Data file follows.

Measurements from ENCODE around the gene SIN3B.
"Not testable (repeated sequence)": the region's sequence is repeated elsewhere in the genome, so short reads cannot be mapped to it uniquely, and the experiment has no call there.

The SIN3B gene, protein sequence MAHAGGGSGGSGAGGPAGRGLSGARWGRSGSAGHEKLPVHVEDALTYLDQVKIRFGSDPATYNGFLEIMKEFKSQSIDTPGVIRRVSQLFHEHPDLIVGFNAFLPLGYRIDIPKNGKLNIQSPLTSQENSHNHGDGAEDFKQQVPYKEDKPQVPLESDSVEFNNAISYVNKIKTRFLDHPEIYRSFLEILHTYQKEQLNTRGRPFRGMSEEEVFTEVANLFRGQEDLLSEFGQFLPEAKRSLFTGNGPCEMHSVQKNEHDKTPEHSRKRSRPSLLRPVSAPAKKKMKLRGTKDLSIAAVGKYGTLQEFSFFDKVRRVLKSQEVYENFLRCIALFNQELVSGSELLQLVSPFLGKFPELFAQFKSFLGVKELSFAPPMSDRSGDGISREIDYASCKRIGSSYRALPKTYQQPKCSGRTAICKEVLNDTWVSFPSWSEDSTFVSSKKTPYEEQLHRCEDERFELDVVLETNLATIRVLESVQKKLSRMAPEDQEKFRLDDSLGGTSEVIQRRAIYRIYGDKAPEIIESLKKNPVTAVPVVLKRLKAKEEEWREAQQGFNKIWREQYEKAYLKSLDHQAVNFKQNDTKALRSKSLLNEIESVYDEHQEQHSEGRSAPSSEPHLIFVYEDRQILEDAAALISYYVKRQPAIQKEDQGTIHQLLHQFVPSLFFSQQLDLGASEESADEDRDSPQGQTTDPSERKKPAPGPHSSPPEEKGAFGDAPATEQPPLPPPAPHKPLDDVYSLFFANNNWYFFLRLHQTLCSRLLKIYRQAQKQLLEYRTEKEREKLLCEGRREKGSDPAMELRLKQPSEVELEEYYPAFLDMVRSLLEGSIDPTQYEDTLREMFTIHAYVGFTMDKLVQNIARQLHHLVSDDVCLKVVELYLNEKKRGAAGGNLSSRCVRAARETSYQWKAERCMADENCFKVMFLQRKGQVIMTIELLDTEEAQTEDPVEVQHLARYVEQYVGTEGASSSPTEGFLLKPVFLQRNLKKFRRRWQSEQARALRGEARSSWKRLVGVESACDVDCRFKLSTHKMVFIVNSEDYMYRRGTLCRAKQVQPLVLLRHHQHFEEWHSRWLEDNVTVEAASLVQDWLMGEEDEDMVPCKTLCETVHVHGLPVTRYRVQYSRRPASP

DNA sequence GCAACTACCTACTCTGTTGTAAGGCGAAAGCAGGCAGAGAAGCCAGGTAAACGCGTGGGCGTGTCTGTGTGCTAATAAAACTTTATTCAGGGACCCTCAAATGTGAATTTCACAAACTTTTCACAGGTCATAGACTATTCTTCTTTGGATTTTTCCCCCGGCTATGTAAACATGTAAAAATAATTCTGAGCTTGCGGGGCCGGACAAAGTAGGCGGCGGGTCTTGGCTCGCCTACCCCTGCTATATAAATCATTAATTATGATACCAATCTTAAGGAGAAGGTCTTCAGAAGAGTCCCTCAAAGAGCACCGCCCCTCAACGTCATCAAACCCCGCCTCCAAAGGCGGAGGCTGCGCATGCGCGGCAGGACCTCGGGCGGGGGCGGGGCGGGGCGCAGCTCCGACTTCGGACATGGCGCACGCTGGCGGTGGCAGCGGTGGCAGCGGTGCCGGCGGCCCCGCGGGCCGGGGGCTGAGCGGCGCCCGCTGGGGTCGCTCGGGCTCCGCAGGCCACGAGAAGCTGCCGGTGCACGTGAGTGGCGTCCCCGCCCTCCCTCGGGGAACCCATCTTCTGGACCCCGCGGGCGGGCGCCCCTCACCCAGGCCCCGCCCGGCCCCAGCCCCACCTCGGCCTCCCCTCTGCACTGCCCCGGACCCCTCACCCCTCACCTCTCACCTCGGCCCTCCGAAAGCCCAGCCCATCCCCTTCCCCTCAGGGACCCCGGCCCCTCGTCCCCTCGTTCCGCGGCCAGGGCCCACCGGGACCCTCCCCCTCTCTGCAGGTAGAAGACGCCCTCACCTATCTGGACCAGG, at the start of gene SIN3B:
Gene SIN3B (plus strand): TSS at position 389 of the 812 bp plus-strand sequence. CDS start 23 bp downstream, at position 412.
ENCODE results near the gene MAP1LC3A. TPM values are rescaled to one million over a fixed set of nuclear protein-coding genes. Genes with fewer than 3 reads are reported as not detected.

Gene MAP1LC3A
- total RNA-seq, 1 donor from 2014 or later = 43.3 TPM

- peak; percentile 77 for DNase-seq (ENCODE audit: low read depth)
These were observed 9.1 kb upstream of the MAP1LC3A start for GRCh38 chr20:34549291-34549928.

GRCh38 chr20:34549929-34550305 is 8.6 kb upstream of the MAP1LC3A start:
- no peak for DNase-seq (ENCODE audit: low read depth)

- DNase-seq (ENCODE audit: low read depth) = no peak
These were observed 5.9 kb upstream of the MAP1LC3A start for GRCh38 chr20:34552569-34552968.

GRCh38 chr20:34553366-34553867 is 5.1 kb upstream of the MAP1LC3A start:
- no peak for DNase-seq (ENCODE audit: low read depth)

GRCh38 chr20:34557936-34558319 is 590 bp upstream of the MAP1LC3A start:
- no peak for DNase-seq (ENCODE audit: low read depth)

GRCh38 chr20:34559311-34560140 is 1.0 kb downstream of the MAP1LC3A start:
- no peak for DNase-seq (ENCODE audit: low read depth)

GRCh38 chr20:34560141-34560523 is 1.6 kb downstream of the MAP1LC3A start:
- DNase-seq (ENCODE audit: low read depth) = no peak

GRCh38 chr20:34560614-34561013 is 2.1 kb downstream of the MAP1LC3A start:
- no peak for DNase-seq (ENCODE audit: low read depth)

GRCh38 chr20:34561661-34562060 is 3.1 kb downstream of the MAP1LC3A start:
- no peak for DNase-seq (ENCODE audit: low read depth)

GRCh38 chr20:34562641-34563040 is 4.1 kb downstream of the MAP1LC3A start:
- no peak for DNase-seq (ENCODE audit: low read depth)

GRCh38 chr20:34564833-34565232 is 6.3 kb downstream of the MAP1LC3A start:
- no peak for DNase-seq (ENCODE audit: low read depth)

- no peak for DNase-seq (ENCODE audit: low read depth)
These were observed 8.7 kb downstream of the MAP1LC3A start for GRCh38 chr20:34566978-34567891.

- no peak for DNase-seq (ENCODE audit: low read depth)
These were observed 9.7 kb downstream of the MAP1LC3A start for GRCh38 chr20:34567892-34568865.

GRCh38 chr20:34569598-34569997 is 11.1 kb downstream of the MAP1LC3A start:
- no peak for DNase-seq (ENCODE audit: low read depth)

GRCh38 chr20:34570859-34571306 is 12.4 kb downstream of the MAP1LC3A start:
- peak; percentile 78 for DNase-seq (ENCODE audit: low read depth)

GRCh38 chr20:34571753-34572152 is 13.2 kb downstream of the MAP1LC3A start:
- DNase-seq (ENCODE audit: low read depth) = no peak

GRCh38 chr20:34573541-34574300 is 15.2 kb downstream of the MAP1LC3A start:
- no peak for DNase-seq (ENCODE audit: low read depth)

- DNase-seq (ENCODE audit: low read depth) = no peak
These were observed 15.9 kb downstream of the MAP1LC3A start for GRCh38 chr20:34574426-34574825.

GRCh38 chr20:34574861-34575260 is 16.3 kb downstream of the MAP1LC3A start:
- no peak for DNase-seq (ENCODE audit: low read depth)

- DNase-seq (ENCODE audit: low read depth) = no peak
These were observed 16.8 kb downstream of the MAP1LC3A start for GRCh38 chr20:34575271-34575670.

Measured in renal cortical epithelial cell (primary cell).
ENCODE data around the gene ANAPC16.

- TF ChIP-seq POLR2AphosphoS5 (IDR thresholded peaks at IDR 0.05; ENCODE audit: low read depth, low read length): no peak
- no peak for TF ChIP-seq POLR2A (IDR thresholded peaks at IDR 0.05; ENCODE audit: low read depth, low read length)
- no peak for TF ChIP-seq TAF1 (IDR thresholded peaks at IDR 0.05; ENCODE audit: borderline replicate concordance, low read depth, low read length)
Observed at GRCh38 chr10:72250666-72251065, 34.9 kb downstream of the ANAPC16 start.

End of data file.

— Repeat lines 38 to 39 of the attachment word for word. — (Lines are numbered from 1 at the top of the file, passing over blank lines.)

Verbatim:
- peak; percentile 78 for DNase-seq (ENCODE audit: low read depth)

GRCh38 chr20:34571753-34572152 is 13.2 kb downstream of the MAP1LC3A start: